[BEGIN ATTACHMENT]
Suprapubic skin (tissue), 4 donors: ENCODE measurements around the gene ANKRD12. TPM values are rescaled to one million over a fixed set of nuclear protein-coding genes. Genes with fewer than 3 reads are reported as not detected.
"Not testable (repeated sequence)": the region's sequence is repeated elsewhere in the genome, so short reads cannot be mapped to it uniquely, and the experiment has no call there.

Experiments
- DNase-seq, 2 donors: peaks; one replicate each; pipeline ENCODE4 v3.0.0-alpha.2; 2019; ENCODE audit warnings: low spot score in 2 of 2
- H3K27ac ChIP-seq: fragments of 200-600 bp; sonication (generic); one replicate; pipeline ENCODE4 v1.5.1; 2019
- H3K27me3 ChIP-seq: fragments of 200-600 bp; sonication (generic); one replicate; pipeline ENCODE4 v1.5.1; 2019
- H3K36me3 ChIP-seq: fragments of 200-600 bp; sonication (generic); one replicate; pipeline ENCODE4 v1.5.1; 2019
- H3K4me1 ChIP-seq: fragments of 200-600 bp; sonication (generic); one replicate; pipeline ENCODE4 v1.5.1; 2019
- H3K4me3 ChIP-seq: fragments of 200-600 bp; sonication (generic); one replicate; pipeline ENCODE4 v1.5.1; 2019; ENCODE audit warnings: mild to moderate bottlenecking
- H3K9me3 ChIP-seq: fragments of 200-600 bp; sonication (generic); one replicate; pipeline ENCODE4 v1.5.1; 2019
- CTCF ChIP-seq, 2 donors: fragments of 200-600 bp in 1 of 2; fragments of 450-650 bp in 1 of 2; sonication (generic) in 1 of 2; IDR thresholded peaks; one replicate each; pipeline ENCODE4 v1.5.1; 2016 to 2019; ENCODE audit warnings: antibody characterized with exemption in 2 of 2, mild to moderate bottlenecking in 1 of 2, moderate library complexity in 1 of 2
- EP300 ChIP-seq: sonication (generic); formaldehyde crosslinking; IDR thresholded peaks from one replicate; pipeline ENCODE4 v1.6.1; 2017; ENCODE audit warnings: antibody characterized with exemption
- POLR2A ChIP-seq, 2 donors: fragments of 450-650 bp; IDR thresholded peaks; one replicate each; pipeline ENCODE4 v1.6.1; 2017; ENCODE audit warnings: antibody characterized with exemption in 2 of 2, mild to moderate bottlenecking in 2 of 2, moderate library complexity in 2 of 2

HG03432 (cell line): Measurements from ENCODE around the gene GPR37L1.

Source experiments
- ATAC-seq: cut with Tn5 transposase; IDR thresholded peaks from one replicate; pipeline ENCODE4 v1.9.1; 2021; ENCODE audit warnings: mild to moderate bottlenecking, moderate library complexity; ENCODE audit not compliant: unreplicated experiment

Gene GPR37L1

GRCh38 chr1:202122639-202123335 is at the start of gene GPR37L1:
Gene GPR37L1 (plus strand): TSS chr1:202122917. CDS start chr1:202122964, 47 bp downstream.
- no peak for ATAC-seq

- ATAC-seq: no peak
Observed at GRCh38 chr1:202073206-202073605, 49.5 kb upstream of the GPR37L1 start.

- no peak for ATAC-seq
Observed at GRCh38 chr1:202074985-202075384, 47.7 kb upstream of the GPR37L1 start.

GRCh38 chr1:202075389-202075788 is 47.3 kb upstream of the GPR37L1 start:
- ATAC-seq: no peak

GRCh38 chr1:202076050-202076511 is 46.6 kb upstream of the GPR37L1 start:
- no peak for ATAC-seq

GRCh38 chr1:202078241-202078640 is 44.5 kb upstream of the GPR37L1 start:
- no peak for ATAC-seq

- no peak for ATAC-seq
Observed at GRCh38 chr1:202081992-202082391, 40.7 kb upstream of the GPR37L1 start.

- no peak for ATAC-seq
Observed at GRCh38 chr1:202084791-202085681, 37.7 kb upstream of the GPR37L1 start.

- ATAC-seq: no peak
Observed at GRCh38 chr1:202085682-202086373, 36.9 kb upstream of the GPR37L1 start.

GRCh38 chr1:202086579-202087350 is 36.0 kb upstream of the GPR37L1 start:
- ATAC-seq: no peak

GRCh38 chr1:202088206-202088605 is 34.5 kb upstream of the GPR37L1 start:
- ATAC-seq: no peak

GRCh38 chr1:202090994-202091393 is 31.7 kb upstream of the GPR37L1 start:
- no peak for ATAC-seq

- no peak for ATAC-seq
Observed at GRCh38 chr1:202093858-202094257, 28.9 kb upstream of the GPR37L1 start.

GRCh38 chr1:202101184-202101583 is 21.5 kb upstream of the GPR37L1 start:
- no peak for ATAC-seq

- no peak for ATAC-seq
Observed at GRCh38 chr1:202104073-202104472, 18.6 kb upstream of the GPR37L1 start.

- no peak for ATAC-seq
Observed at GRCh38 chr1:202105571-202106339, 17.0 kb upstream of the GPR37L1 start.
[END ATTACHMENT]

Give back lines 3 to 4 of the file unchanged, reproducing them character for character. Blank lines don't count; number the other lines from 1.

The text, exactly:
Experiments
- DNase-seq, 2 donors: peaks; one replicate each; pipeline ENCODE4 v3.0.0-alpha.2; 2019; ENCODE audit warnings: low spot score in 2 of 2